The Four Most Influencing Photographers Since 2017

In this post, I want to identify and thank the following four photographers for influencing me in the last four years with their expertise, passion, and most of all, generosity. Sharing with me equipment, knowledge, secret locations, passion, expertise, time, and so much more.

2017: Bryan Hansel

I first met Bryan on a winter workshop along Lake Superior during February. I had been saving up to participate and my wife said I was crazy to pay money to photograph ice will being on ice and having my entire face frozen. When it comes to winter photography, a little crazy is good. Beyond the shared love for winter photography, the North Shore and Lake Superior, Bryan indirectly encouraged me through his use of a good foreground. No one does that better in Minnesota in my opinion. He really captures unique patterns and leading flows from foreground to background. I also think he is distinct from many other photographers for doing this. I am grateful he showed me to look closely and see beyond what is easily seen.

2018: Jay Rasmussen

If you have read my blog posts before, you may be familiar with Jay’s name as he has been my mentor since 2018. After reviewing my work in early 2018 and not impressed, he reviewed my work again six months later at his home. After critiquing 75 images of my images, he determined I had a chance at selling my work and he began to equip me using his experience and knowledge to start my journey. He became the catalyst ingredient to my passion and practicing and I’m so grateful to his generosity and support. Jay has taught me how to sell, market, and get my name out there and has been the largest influence in the photography journey.

2019: Chris O’Donnell

Chris would be surprised to make this list. But my “astro adventurer” friend, really produced a love for the night skies through inviting me to join him on all night excursions to capture the moon, Milky Way, and on one fortunate occasion, the Northern Lights. He was really patient with me as I learned how to focus on stars, set my iso and create long exposures. He even loaned me a lens which he eventually sold to me. Waterfalls may be my favorite subject to photograph but the night sky is the most fascinating and exhilarating subject. I am always in awe and Chris helped paved the way for me to appreciate it. He’s shown me secret spots and been generous the whole way.

2020: Ernesto Ruiz

I’d say Ernesto has no idea of his influence but the latest is the need to slow down. He has an Instagram hub and website called Slow Movement Photography that really focuses on slowing down and finding quality not quantity. Rather than doing the “run and gun” when it comes to locations, it’s rather about putting the camera down and seeing the scene. Just take it all in and let the entire place, the emotion or the essence of place determine the compositions. Being more of a run and gun type of photographer, who certainly has lots of friends who do this, too, I really want to practice this more. Ironically, the last picture I take at locations often is my best. I believe that is because I have spent the time needed to really understand what the scene is providing me. It’s a challenge for sure, but one I am trying to embrace as often as I can.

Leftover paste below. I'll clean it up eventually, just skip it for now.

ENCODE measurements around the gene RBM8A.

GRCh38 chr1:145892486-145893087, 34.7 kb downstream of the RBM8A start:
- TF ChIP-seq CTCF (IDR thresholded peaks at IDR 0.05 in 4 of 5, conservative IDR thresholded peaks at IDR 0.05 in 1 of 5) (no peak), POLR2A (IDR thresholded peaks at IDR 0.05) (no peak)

To each of you, my gratitude for your influence is matched by the excitement for the future. Thank you.

I don’t Suffer from Creative Block. But Practical Block, Yes.

Someone asked me if I suffer from creative block, like writer’s block, and how I overcome it. In photography, that might mean mental fatigue from seeing all these creative pictures from peers and competitors and being drained and feeling hopeless to produce something fresh. It might mean, there is no spark. No composition is singing to be captured during another great adventure. There are many ways to define creative block.

I don’t suffer from creative block. As someone who researches new places, imagines new compositions, always has plans and enjoys starting multiple projects every year, I just don’t lack in creativity and never have a slump by what most may assume to be a creative slump. At least not yet!

No, for me, I suffer from something else. I just call it practical block.

Sometimes, I refer to it as lazy block. I can know exactly where I want to go. The idea, composition and lighting are in mind, but wow, getting out bed is rough and maybe it will be cloudy, so I’ll stay home. For me practical block comes in when I think of the inconveniences of going out and doing photography:

  • My car doesn’t have enough gas to make the trip without stopping.
  • It’s raining, cloudy or too icy slick for my sedan to make it to the park.
  • I really don’t want to get up at 5:00am.
  • I work at 9:30am plus all the above factors so….nah. Let’s sleep more.
  • I forgot to prepare my clothing, camera gear and snacks the night before.
  • I didn’t get the coffee ready for quick start in the morning.
  • My wife doesn’t want me alarm to wake her earlier than she needs.

Does that make sense? So all these little factors come together and dissuade me from heading out. I’ve also noticed that if I prepare haphazardly, my chances for going out in the morning lower significantly and vice versa.